Scanning electron microscopy (SEM) images in Fig. 1a–c demonstrate striking examples of ultra-dense and vertically aligned SiNWs where formed arrays closely resemble high-density and vertically aligned single-walled carbon nanotube forest. The surface-directed SiNW forest is fabricated directly from the Si wafer, etching vertically on the flat surface with a 9 µm height after 1 h high-temperature CVE using SiCl4 gas in a highly controlled Ar and H2 environment (Fig. 1d and Supplementary Fig. 1). A close examination (Fig. 1e, f) at the bottom of the SiNW array shows that very narrow nanowires are densely packed with high uniformity. After 2 h etching, the highly dense and well-aligned nanowires could be further extended to a 37 µm height (Fig. 1g). These SiNWs can be dispersed in solvents such as ethanol, and isolated nanowires can be obtained through a simple sonication (Supplementary Fig. 2). Figure 1h illustrates the oxide-induced CVE process synthesizing the ultra-narrow SiNWs. According to equilibrium concentration calculations, the dominating etchants responsible for the etching of Si at 1400 K in atmospheric pressure are SiCl4 and HCl (Supplementary Note 1 and Supplementary Tables 1, 2). The HCl vapor etchant is first generated from SiCl4 decomposition with the involvement of H2 at around 1400 K, along with other gas compounds (SiCl3, SiCl2, and SiHCl3). The initial silicon substrate had a native oxide layer of 2–2.5 nm thickness (Supplementary Fig. 3a, d). As the temperature increased to 1150 °C in the Ar atmosphere, we observed the thermal desorption of the native oxide layer into 1–2 nm thickness (Supplementary Fig. 3b, e)33,34. When the SiCl4 was introduced at 1150 °C to the CVE reactor, the oxide layer was further inhomogeneously etched by HCl to a highly porous and high-density clustered oxide structure, which acted as a mask to allow a controlled number of etchants to diffuse into the Si (Supplementary Fig. 3c, f and Supplementary Table 3). From a large representative set of cross-sectional TEM images, we extract the diameter distributions (violin plots) of pores (2.55 nm on average) and oxide clusters (1.92 nm on average) (Supplementary Fig. 3g).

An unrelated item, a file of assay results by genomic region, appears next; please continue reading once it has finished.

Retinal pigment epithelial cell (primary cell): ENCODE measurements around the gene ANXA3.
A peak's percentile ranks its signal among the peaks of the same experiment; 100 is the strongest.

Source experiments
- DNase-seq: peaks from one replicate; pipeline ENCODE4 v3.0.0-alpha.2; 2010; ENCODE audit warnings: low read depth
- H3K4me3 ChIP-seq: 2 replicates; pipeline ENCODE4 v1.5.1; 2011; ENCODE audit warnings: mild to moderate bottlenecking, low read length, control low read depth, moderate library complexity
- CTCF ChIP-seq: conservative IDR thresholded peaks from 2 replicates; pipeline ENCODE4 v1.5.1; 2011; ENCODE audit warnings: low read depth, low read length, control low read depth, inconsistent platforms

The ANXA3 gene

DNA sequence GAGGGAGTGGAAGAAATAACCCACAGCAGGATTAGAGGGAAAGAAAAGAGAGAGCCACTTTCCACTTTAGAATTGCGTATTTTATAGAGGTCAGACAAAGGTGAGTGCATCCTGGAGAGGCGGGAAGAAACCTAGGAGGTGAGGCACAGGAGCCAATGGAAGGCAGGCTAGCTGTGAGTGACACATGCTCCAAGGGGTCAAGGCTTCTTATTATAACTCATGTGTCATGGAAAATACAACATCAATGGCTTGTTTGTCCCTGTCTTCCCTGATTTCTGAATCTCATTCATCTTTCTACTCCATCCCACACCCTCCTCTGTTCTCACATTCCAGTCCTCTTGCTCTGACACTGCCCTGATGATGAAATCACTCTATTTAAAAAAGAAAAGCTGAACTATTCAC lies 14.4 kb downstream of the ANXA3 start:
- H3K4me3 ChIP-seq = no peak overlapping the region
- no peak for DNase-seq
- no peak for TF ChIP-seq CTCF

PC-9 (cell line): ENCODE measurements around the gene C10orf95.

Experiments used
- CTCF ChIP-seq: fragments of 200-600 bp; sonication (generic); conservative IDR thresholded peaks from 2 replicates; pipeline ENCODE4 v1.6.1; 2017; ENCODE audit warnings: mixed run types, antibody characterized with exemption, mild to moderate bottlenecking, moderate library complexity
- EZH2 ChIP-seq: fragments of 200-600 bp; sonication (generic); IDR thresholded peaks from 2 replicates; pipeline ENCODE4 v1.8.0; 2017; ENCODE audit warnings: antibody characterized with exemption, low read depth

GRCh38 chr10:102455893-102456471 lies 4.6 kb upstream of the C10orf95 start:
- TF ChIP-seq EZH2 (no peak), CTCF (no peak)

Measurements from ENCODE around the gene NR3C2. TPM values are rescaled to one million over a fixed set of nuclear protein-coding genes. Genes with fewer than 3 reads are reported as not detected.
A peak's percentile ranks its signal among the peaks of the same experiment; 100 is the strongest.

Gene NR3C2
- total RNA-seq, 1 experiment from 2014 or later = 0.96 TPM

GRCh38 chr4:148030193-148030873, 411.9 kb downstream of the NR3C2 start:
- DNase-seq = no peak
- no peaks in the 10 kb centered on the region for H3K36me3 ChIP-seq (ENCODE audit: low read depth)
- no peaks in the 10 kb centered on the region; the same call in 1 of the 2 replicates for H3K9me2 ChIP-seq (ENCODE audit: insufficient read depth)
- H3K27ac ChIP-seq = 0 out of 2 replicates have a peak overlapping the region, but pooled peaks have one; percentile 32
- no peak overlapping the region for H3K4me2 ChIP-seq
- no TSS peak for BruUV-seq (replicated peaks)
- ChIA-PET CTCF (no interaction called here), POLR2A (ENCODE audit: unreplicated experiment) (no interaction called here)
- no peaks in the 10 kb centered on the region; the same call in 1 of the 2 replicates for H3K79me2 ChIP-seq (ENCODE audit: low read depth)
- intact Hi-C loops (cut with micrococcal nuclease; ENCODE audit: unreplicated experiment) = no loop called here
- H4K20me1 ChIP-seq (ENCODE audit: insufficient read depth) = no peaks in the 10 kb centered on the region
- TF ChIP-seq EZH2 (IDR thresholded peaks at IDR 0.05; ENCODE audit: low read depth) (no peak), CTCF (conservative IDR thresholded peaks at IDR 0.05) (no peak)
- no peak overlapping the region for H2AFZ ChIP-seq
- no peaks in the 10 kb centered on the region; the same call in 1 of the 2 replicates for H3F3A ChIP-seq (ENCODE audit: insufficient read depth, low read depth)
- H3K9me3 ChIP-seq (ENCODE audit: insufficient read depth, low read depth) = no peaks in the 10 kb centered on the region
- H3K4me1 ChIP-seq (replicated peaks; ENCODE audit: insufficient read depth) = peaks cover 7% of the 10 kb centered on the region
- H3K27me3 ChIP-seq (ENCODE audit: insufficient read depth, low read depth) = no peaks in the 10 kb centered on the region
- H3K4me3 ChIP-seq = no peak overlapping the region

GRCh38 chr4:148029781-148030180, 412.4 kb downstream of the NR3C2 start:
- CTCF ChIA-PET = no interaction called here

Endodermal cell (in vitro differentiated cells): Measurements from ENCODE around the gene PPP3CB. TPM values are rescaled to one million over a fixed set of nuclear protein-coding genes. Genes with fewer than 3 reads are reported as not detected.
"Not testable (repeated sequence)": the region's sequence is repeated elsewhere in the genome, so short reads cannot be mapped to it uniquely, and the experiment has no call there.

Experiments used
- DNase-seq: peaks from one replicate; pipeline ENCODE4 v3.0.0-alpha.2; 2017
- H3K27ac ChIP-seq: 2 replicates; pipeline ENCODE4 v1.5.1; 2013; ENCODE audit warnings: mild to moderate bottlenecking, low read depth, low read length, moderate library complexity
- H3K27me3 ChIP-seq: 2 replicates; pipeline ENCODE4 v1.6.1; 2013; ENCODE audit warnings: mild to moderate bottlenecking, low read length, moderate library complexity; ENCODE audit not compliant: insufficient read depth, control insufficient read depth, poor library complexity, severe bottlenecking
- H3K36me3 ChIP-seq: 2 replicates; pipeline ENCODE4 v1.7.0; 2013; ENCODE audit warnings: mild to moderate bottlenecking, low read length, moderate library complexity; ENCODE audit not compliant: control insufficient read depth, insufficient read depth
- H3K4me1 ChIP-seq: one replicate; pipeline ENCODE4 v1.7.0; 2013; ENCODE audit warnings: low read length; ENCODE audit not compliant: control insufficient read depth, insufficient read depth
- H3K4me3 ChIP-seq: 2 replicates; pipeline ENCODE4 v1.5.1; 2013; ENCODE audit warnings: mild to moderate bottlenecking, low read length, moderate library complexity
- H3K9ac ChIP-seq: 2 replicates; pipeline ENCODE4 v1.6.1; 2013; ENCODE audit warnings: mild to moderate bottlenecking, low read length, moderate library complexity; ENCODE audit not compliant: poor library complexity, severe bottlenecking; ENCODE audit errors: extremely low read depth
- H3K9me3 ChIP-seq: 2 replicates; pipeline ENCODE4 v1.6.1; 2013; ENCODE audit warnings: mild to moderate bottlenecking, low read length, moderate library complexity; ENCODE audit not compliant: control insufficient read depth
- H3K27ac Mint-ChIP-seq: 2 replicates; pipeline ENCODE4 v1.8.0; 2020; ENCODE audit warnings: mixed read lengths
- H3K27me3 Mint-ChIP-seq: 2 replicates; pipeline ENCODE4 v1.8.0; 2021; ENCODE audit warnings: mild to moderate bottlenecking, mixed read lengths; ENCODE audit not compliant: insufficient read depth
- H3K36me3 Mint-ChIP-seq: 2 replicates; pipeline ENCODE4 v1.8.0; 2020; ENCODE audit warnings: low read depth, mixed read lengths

The Si substrate is then etched into nanowire structures by the two major anisotropic etchants, SiCl4 and HCl vapors, using porous Si oxide as a mask, producing byproducts SiCl2, SiHCl3, and H2 at the same time. The continuation of the above CVE process leads to the elongation of well-aligned nanowires. We speculate that with the increase of oxidant concentration (>5.5 ppm), the oxidant gases will oxidize and passivate the surface of SiNWs, facilitating nanowires’ survival from the etchant vapors. The emergence of high-density nanowires will decrease the concentration of etchants penetrating the nanowire array and alleviate the lateral etching of the nanowires, resulting in the formation of an extended nanowire array (Supplementary Fig. 4a). However, when the concentration of oxidant gas is above the threshold, the whole Si surface will be oxidized, leading to a continuous dense oxide film resistant to etching (Supplementary Fig. 4b). Furthermore, we found that the dominant etching of Si without nanowire formation occurred under very low O2/H2O concentration (<5 ppm) (Supplementary Fig. 4c).

### Crystal structure analysis